There was an episode in Season four of the drama series Lost titled ‘The Constant’. In it one of the characters, Desmond, travels through time, and the only thing rooting him to certain places is a ‘constant’ – an object, element or person he can hold on to so he isn’t lost forever in the space-time continuum. Within the mythology of the show, a constant transcended time, space and circumstance. An unchanging element. Something tangible, something real to hold on to as a way to remain in a solid space.
What is your constant?
Would you be surprised to hear that it might be food? It is for millions of women.
Research into the psychology of food dependency reveals that women think about food more than men, diet more than men, binge-eat more than men and are more prone to emotional eating and food neuroses. No wonder then that women are the most physically and psychologically damaged by food.
Food is inarguably intrinsic to the average women’s life. As pre-teens, sleepovers meant girlish laughter punctuated by popcorn and junk food. As teenage girls, we were thrilled with boxes of chocolates from boyfriends and nursed broken hearts with the same. At university, it was late nights, fast times and fast food. And all underscored by a persistent soundtrack from our mothers, fathers, the media, boyfriends, advertisements, songs, movies, literature…
Foods to lose weight.
Superfoods you must eat now!
Eat yourself thin!
Food has been that constant for us. There for the good times, the bad and everything in between. Yet it’s a conflicting constant.
For a fascinating look at this duality, take a peek at Instagram. For every #foodporn upload featuring a lovingly photographed slice of red velvet cake, there are corresponding #eatclean homages to fit living, dieting and food restriction.
In 2011, weight-loss company Atkins surveyed 1,290 women in the UK about dieting and food, and the results confirmed a lot of the historical data around this issue. More than half (54 per cent) of the women admitted they thought about food more than sex and a quarter thought food was more important than their relationship. Perhaps the saddest revelation; 10 per cent admitted they would feel guiltier breaking their diet than being unfaithful to their partner. Let that sink in. Some women could cheat and not feel too guilty, and yet be miserable if they fell off the diet wagon. What sort of Inception-level mind meld is that and how did we end up brainwashed by food?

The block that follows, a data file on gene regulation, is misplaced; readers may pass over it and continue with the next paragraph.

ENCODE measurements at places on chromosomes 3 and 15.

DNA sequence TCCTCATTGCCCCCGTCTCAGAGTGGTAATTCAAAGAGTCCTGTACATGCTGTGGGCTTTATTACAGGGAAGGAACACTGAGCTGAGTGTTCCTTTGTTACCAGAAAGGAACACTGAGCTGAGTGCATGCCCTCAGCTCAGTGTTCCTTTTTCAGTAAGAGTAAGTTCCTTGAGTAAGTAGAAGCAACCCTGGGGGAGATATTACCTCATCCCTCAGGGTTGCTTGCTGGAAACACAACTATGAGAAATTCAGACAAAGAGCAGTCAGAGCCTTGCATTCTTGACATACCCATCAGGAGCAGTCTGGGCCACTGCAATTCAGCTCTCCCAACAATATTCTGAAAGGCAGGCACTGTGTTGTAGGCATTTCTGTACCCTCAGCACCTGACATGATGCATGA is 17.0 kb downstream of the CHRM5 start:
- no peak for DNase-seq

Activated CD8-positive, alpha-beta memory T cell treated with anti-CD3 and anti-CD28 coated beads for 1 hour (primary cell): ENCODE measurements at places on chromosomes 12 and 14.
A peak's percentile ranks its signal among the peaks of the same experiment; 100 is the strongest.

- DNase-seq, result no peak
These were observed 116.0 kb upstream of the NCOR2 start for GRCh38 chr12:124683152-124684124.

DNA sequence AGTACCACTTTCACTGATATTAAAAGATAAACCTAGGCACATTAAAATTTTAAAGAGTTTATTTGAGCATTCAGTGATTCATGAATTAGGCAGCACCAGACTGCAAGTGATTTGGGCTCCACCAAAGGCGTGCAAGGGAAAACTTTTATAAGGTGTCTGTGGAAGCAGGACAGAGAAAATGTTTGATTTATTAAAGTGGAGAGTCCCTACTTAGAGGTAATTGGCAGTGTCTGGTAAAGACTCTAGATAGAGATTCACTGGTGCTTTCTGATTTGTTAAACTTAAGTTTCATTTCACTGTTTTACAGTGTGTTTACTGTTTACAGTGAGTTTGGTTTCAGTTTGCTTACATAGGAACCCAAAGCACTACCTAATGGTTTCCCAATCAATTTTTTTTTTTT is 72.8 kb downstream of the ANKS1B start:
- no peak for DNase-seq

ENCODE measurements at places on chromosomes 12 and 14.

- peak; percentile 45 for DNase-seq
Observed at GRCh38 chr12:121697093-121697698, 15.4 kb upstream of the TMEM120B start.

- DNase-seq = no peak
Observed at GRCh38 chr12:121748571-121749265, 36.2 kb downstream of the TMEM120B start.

Girl eats world
Are we biologically wired to love food to obsessive levels? Maybe.
Consider the March of Versailles; in 1789, thousands of women in Paris rioted, protesting over the high price and scarcity of bread – clearly we loved our carbs even back then – and it’s apparent that food and women have always enjoyed a charged and fragmented relationship. The phrase “barefoot and pregnant in the kitchen” is derived from a German phrase that translates to “children, kitchen, church” – and, while we might balk at it now, this is more or less an accurate summation of women’s historical roles in society. Men were the providers; women the nannies, kitchen staff and moral gatekeepers.
And so, as each subsequent generation of women has grown up around food – cooking it, eating it, feeding their families – food in all its complexity has become embedded in the tapestry of home life, and our psyches.
We also cannot ignore that in certain cultures, food is love. It’s how we relate to each other: the smells emanating from the kitchen, the mealtimes around the table, your mother’s homemade dinners an ode to family life. Indian, Arabic or European, most women will attest that food is integral to the chemistry within family. It’s from this base that the relationship develops. Food modelling plays a vital role in how we perceive it. And the science backs up the rhetoric. Did your mother drink carrot juice or crave chocolate when she was pregnant with you? That might account for you being partial to it too, says an ongoing study by the Monell Chemical Senses Centre in Philadelphia. Repeated and early exposure to a certain flavour can apparently create a ‘hardwired kinship’ in the child.
Author of Mindless Eating, Dr Brian Wasink, relates in his book how a colleague grew up hearing from her mother that it was “low class” to eat sweets before meals and because of this indoctrination the woman grew up to avoid sweets herself. In her book Like Mother Like Daughter, Debra Waterhouse speaks to exactly this foundation. The book explores the issues of food and women and just how influenced we are by our mothers. Getting mothers to break free of a punishing food culture, writes Waterhouse, is fundamental to their daughters navigating a stress-free relationship with food.
Clinical psychologist at The LightHouse Arabia, Dr Tara Wyne, attests to the influence of family history and cultural relationship. “When our relationship with food begins, it’s harmless and uncomplicated. We want and need food. It’s functional and pleasurable,” she says.
It is conditioning that plants the seeds of an unhealthy association with food. As Dr Wyne explains it, conditioning occurs throughout our lives where food can become imbued with many different meanings, representations and associations.
“We absorb and learn our parents’ anxieties, issues and food habits. As we individuate away from our parents we learn and acquire friends’ and partners’ eating associations and societal representations of food and eating.”
Scary but true, adds Dr Wyne, is that women have typically formed food and eating rules by as early as age 10. “We see food given polarised labels – good/bad, healthy/unhealthy, fattening/non-fattening – and this shapes our own attitudes and feelings about food. We learn to fear food and this ends up over years becoming a policing and patrolling of our eating.”